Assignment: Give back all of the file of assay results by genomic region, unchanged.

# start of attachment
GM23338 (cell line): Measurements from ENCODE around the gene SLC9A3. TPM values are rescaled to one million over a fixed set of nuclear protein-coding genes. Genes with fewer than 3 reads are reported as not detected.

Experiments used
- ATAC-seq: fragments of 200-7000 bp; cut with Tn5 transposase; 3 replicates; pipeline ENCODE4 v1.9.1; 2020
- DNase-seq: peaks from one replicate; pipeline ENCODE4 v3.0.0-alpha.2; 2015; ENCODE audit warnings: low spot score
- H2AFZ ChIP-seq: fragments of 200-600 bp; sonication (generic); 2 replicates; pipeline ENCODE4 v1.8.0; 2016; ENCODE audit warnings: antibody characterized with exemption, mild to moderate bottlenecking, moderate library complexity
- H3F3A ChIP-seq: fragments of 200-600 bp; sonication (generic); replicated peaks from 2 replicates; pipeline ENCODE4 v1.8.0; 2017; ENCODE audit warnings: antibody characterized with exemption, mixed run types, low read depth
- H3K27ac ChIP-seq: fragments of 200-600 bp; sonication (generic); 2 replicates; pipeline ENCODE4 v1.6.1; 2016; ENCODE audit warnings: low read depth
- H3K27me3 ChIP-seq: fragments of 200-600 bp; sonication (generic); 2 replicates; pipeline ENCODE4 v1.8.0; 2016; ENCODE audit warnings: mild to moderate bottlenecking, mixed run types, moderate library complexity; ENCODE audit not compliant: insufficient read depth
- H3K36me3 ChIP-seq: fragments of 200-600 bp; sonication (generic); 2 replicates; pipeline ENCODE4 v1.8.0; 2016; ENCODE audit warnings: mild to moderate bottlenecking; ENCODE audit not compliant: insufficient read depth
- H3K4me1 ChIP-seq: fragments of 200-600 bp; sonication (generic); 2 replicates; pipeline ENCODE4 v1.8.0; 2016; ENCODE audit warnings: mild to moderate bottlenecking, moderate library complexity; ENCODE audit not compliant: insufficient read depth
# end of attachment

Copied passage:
GM23338 (cell line): Measurements from ENCODE around the gene SLC9A3. TPM values are rescaled to one million over a fixed set of nuclear protein-coding genes. Genes with fewer than 3 reads are reported as not detected.

Experiments used
- ATAC-seq: fragments of 200-7000 bp; cut with Tn5 transposase; 3 replicates; pipeline ENCODE4 v1.9.1; 2020
- DNase-seq: peaks from one replicate; pipeline ENCODE4 v3.0.0-alpha.2; 2015; ENCODE audit warnings: low spot score
- H2AFZ ChIP-seq: fragments of 200-600 bp; sonication (generic); 2 replicates; pipeline ENCODE4 v1.8.0; 2016; ENCODE audit warnings: antibody characterized with exemption, mild to moderate bottlenecking, moderate library complexity
- H3F3A ChIP-seq: fragments of 200-600 bp; sonication (generic); replicated peaks from 2 replicates; pipeline ENCODE4 v1.8.0; 2017; ENCODE audit warnings: antibody characterized with exemption, mixed run types, low read depth
- H3K27ac ChIP-seq: fragments of 200-600 bp; sonication (generic); 2 replicates; pipeline ENCODE4 v1.6.1; 2016; ENCODE audit warnings: low read depth
- H3K27me3 ChIP-seq: fragments of 200-600 bp; sonication (generic); 2 replicates; pipeline ENCODE4 v1.8.0; 2016; ENCODE audit warnings: mild to moderate bottlenecking, mixed run types, moderate library complexity; ENCODE audit not compliant: insufficient read depth
- H3K36me3 ChIP-seq: fragments of 200-600 bp; sonication (generic); 2 replicates; pipeline ENCODE4 v1.8.0; 2016; ENCODE audit warnings: mild to moderate bottlenecking; ENCODE audit not compliant: insufficient read depth
- H3K4me1 ChIP-seq: fragments of 200-600 bp; sonication (generic); 2 replicates; pipeline ENCODE4 v1.8.0; 2016; ENCODE audit warnings: mild to moderate bottlenecking, moderate library complexity; ENCODE audit not compliant: insufficient read depth